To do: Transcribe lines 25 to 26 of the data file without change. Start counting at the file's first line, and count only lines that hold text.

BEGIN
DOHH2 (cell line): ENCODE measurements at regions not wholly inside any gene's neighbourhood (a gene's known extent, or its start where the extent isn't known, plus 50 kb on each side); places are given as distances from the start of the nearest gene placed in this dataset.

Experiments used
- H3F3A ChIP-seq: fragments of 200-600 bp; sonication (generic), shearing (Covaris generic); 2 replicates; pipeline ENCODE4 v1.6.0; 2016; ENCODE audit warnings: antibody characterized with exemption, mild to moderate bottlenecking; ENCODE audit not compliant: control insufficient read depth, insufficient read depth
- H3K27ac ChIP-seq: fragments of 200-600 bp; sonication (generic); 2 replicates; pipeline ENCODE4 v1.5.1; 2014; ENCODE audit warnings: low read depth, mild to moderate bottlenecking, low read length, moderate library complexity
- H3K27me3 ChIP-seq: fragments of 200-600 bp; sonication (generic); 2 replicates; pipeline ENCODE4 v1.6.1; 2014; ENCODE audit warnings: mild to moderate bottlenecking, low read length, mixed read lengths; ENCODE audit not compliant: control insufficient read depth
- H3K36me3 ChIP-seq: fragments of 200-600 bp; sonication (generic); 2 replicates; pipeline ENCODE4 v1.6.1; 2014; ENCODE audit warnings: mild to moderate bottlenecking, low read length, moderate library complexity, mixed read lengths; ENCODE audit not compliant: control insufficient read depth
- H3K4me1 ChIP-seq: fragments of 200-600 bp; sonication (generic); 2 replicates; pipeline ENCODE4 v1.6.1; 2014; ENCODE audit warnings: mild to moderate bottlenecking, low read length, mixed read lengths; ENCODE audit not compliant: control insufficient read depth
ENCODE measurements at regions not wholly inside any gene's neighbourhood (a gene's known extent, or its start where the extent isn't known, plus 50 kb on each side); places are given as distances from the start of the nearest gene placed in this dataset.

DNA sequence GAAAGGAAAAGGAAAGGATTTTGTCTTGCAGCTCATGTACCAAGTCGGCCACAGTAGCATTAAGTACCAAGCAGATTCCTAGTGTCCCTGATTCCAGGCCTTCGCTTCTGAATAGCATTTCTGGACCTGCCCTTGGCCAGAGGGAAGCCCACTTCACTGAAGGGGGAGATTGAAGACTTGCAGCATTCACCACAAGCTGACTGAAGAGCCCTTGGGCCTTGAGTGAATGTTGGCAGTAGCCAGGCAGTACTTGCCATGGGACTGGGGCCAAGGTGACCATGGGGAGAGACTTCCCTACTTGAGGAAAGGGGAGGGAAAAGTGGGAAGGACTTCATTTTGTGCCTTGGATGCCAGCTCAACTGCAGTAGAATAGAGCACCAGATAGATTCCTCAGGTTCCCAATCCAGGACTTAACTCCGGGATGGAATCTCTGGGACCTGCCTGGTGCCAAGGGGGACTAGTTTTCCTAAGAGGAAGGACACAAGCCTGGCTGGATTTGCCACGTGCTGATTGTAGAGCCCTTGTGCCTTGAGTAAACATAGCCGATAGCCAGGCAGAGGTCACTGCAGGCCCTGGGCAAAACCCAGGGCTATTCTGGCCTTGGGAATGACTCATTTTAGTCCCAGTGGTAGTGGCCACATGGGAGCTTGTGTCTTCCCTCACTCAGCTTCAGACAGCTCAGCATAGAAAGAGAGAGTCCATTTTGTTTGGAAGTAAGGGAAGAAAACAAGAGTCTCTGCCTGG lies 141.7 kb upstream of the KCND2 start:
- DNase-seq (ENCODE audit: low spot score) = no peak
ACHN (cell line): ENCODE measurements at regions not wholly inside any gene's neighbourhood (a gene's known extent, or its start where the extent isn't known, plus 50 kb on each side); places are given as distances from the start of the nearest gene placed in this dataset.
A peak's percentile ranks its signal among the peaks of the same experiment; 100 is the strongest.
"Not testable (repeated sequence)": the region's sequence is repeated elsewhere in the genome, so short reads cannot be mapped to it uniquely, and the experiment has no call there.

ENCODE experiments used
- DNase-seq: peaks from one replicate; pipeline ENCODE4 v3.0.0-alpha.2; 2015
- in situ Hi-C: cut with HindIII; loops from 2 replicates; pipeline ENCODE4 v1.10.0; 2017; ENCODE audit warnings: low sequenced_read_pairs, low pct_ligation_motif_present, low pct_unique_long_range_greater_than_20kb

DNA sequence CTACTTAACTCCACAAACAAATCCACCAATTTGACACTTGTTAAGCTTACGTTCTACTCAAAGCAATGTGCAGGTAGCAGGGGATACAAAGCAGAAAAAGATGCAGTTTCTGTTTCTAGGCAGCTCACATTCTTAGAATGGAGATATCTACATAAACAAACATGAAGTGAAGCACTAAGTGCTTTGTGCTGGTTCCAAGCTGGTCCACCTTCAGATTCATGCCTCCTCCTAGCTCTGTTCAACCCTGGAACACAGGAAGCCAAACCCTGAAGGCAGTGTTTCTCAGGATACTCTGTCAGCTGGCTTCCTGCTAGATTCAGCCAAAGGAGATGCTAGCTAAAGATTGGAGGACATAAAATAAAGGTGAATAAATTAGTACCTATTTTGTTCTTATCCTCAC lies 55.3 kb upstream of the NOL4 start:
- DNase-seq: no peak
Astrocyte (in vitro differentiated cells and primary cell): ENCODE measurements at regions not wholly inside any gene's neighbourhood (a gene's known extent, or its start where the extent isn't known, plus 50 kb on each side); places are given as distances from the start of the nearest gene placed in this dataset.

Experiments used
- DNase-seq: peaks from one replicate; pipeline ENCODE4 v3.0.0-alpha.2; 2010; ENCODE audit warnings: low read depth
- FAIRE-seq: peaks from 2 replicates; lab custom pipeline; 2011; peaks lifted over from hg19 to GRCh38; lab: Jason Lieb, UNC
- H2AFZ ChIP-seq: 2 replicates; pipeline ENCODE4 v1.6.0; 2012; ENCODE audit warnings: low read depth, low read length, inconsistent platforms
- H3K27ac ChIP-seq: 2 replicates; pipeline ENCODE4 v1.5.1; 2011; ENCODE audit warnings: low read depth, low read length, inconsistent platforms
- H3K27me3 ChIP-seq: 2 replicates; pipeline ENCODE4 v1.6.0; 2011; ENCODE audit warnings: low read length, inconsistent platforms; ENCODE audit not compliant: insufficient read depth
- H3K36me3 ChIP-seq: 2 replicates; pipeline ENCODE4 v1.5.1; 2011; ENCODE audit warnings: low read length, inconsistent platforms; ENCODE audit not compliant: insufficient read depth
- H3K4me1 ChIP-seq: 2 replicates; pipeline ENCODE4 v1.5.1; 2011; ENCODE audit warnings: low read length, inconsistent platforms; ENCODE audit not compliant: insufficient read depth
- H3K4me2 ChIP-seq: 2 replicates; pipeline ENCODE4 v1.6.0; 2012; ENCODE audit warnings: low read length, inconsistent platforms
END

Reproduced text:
- H3K27me3 ChIP-seq: 2 replicates; pipeline ENCODE4 v1.6.0; 2011; ENCODE audit warnings: low read length, inconsistent platforms; ENCODE audit not compliant: insufficient read depth
- H3K36me3 ChIP-seq: 2 replicates; pipeline ENCODE4 v1.5.1; 2011; ENCODE audit warnings: low read length, inconsistent platforms; ENCODE audit not compliant: insufficient read depth